Joss Whedon has taken off his brown coat and hung up his superhero costume for the time being to give us a laugh-out-loud and fresh telling of Shakespeare’s ‘Much Ado About Nothing’. With an amazing cast, comedy at every turn and an excellent eye for direction, Whedon pulls off this amazing tale with grace and fun. The movie’s also different enough to stand on its own apart from Kenneth Branagh’s version from twenty years ago. I imagine that fans of ‘Firefly’, ‘Buffy’ and ‘The Avengers’ will be first in line to support their hero, but I also expect this to gain a bigger following in the weeks to come.
Whedon has set this classic comedic tale in the present day while still using Shakespeare’s original language – similar to Baz Luhrmann’s ‘Romeo + Juliet’. It’s great to see these historic characters live in the present with mobile technology, fancy cars and fun parties as this account of engineered love comes to fruition in a light-hearted and comedic light.
Alexis Denisof (from ‘Buffy’ and ‘Angel’) plays the fumbling and charming bachelor Benedick, whose friends tell him that Beatrice (Amy Acker, also from ‘Angel’), his friend with whom he spends a lot of time joking around, is actually deeply in love with him. The same is told to Beatrice separately, which leads the two characters to spy on one another in hopes of hearing the other confessing his or her love. This is all done in a slapstick manner that works on every level as the characters provide a bit of physical comedy in their quests.
Claudio (Fran Kranz, ‘Dollhouse’) tries to impress the love of his life, Hero (Jillian Morgese, a bit player in ‘The Avengers’), which brings about a few funny moments as well. Meanwhile, the villain Don John (Sean Maher, ‘Firefly’) plans to sabotage both relationships for his own enjoyment. He’s not the smartest man, but he’s very aware of what’s happening around him, and Maher pulls off this character perfectly. Some of the biggest crowd reactions will come from Nathan Fillion (‘Firefly’) as Constable Dogberry. He and his idiotic deputies make mistakes and provide a treasure trove of physical comedy every time they appear on screen. Seeing Clark Gregg (‘The Avengers’) come down from his Agent Coulson role to play the fun part of Leonato getting drunk and dancing the night away is not something to be missed either.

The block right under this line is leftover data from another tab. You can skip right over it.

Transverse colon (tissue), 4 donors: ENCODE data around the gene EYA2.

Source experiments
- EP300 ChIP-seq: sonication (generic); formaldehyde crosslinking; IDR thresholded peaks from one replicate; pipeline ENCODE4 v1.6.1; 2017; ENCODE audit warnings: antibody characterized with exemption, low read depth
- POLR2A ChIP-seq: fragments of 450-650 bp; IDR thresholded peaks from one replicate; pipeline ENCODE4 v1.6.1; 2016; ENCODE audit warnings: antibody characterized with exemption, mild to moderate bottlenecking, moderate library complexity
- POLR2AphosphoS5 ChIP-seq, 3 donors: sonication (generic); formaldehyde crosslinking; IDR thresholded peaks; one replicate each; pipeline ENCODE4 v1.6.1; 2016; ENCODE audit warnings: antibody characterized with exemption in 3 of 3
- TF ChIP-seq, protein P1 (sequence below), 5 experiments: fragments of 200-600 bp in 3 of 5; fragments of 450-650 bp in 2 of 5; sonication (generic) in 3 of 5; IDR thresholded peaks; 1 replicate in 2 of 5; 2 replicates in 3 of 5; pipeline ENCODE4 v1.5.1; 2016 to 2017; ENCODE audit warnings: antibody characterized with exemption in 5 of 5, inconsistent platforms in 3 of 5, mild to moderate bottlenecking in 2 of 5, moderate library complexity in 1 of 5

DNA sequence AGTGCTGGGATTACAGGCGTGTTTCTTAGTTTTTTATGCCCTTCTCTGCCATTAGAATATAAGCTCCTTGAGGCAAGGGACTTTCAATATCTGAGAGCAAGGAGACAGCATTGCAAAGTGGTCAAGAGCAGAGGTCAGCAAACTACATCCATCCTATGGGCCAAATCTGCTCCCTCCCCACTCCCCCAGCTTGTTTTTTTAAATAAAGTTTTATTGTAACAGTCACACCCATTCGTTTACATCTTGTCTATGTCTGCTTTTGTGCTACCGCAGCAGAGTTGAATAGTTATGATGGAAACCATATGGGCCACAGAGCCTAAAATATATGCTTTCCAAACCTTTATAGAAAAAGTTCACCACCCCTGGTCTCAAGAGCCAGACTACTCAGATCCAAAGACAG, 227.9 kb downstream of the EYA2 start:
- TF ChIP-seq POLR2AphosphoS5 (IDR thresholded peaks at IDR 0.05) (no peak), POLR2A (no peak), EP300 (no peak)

Whedon is a master with the camera, and this is actually one of his best photographed films. The angles and creative shots he uses all make sense to the story and are used for a precise purpose. It’s a magical experience and I’d definitely love to see Whedon tackle other Shakespeare works. For someone who just made a $1 billion dollar superhero epic to follow that up with this artsy black-and-white movie based on one of Shakespeare’s most beloved creations shows just how much range Whedon has and how successful he is as a storyteller and filmmaker.
Not only will this version of ‘Much Ado About Nothing’ make you laugh and have a hugely entertaining time, it’s also true to the original work. With amazing acting, a killer cast and stellar direction, this little gem is highly recommended.